March 08, 2018 Code R intrval shiny slider

The **intrval** R package is lightweight (~11K), standalone (apart from importing from **graphics**, has exactly 0 non-**base** dependency), and it has a very narrow scope: it implements relational operators for intervals — very well aligned with the *tiny manifesto*. In this post we will explore the use of the package in two **shiny** apps with sliders.

The first example uses a regular slider that returns a single value. To make that an interval, we will use standard deviation (SD, *sigma*) in a quality control chart (QCC). The code is based on the `pistonrings`

data set from the **qcc** package. The Shewhart chart sets 3 *sigma* limit to indicate state of control. The slider is used to adjusts the *sigma* limit and the GIF below plays is as an animation.

```
library(shiny)
library(intrval)
library(qcc)
data(pistonrings)
mu <- mean(pistonrings$diameter[pistonrings$trial])
SD <- sd(pistonrings$diameter[pistonrings$trial])
x <- pistonrings$diameter[!pistonrings$trial]
## UI function
ui <- fluidPage(
plotOutput("plot"),
sliderInput("x", "x SD:",
min=0, max=5, value=0, step=0.1,
animate=animationOptions(100)
)
)
# Server logic
server <- function(input, output) {
output$plot <- renderPlot({
Main <- paste("Shewhart quality control chart",
"diameter of piston rings", sprintf("+/- %.1f SD", input$x),
sep="\n")
iv <- mu + input$x * c(-SD, SD)
plot(x, pch = 19, col = x %)(% iv +1, type = "b",
ylim = mu + 5 * c(-SD, SD), main = Main)
abline(h = mu)
abline(h = iv, lty = 2)
})
}
## Run shiny app
if (interactive()) shinyApp(ui, server)
```

The second example uses range slider returning two values, which is our interval. To spice things up a bit, we combine intervals on two axes to color some random points. The next range slider defines a distance interval and colors the random points inside the ring.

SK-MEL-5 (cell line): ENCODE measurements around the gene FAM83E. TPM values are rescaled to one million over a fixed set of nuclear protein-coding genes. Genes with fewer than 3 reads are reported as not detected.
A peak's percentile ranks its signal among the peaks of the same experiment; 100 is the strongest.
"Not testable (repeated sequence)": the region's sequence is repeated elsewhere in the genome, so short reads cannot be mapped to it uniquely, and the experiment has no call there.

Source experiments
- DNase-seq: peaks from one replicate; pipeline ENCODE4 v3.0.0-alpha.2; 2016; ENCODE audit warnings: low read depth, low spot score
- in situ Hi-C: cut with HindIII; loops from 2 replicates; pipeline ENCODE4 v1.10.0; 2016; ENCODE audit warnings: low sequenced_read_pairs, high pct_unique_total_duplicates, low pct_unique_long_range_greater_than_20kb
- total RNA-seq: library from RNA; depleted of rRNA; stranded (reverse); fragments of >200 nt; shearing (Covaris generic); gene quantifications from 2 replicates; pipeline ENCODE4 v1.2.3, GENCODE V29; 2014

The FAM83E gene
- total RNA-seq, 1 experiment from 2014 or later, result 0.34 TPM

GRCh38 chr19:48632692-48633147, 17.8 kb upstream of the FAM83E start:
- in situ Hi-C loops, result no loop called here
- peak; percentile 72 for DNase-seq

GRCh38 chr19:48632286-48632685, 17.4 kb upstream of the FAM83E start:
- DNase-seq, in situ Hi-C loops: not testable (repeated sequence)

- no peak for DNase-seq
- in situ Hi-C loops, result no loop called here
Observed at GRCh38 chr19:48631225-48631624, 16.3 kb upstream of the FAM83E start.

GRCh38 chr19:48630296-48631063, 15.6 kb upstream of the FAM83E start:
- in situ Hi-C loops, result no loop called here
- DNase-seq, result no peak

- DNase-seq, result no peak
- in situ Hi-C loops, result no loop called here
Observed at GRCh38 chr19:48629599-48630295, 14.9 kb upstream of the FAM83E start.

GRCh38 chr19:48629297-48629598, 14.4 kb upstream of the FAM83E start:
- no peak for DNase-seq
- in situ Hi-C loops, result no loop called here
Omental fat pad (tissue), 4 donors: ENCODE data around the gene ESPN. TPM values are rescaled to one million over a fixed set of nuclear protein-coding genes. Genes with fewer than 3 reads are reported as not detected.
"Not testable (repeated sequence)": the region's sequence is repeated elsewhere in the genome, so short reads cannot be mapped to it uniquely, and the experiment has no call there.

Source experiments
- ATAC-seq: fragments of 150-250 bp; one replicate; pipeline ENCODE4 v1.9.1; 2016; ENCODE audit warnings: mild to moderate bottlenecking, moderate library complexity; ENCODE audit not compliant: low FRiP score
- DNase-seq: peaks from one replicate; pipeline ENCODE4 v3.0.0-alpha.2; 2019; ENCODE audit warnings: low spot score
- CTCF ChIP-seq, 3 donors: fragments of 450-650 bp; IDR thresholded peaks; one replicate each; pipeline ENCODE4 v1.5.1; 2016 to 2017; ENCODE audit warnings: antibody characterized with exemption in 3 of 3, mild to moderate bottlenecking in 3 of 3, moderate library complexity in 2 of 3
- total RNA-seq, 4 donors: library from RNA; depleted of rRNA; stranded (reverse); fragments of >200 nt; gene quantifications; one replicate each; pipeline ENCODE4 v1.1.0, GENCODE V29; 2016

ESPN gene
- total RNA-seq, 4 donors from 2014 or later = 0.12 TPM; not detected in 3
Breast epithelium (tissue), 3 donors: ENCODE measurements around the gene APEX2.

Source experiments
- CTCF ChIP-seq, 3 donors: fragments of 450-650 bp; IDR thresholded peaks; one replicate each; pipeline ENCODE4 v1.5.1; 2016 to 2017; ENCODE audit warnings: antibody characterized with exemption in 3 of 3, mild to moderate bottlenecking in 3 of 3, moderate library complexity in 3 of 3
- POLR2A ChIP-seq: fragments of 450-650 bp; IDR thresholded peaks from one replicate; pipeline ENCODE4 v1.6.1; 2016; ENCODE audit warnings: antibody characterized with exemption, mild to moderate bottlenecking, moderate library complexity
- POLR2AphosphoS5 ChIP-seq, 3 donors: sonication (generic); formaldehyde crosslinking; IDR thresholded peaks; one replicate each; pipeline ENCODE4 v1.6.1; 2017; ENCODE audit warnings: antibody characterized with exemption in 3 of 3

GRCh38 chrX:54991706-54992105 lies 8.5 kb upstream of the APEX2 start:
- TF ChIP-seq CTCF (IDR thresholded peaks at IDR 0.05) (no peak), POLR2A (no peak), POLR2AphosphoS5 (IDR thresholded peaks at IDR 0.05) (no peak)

```
library(shiny)
library(intrval)
set.seed(1)
n <- 10^4
x <- round(runif(n, -2, 2), 2)
y <- round(runif(n, -2, 2), 2)
d <- round(sqrt(x^2 + y^2), 2)
## UI function
ui <- fluidPage(
titlePanel("intrval example with shiny"),
sidebarLayout(
sidebarPanel(
sliderInput("bb_x", "x value:",
min=min(x), max=max(x), value=range(x),
step=round(diff(range(x))/20, 1), animate=TRUE
),
sliderInput("bb_y", "y value:",
min = min(y), max = max(y), value = range(y),
step=round(diff(range(y))/20, 1), animate=TRUE
),
sliderInput("bb_d", "radial distance:",
min = 0, max = max(d), value = c(0, max(d)/2),
step=round(max(d)/20, 1), animate=TRUE
)
),
mainPanel(
plotOutput("plot")
)
)
)
# Server logic
server <- function(input, output) {
output$plot <- renderPlot({
iv1 <- x %[]% input$bb_x & y %[]% input$bb_y
iv2 <- x %[]% input$bb_y & y %[]% input$bb_x
iv3 <- d %()% input$bb_d
op <- par(mfrow=c(1,2))
plot(x, y, pch = 19, cex = 0.25, col = iv1 + iv2 + 3,
main = "Intersecting bounding boxes")
plot(x, y, pch = 19, cex = 0.25, col = iv3 + 1,
main = "Deck the halls:\ndistance range from center")
par(op)
})
}
## Run shiny app
if (interactive()) shinyApp(ui, server)
```

If you think there are other use cases for **intrval** in **shiny** applications, let me know in the comments section!

In a recent paper entitled “*Lessons learned from comparing spatially explicit models and the Partners in Flight approach to estimate population sizes of boreal birds in Alberta, Canada*” we developed improved, spatially explicit models for 81 land bird species in northern Alberta, Canada. We then compared these estimates of bird abundance to a commonly-used but non-spatially explicit estimate by Partners in Flight (PIF v 3.0) that’s based on the North American Breeding Bird Survey (BBS) data set. The publication is a result of years of collaboration between the ABMI, Boreal Avian Modelling (BAM) project, Canadian Wildlife Service (Environment and Climate Change Canada), and United States Geological Survey.

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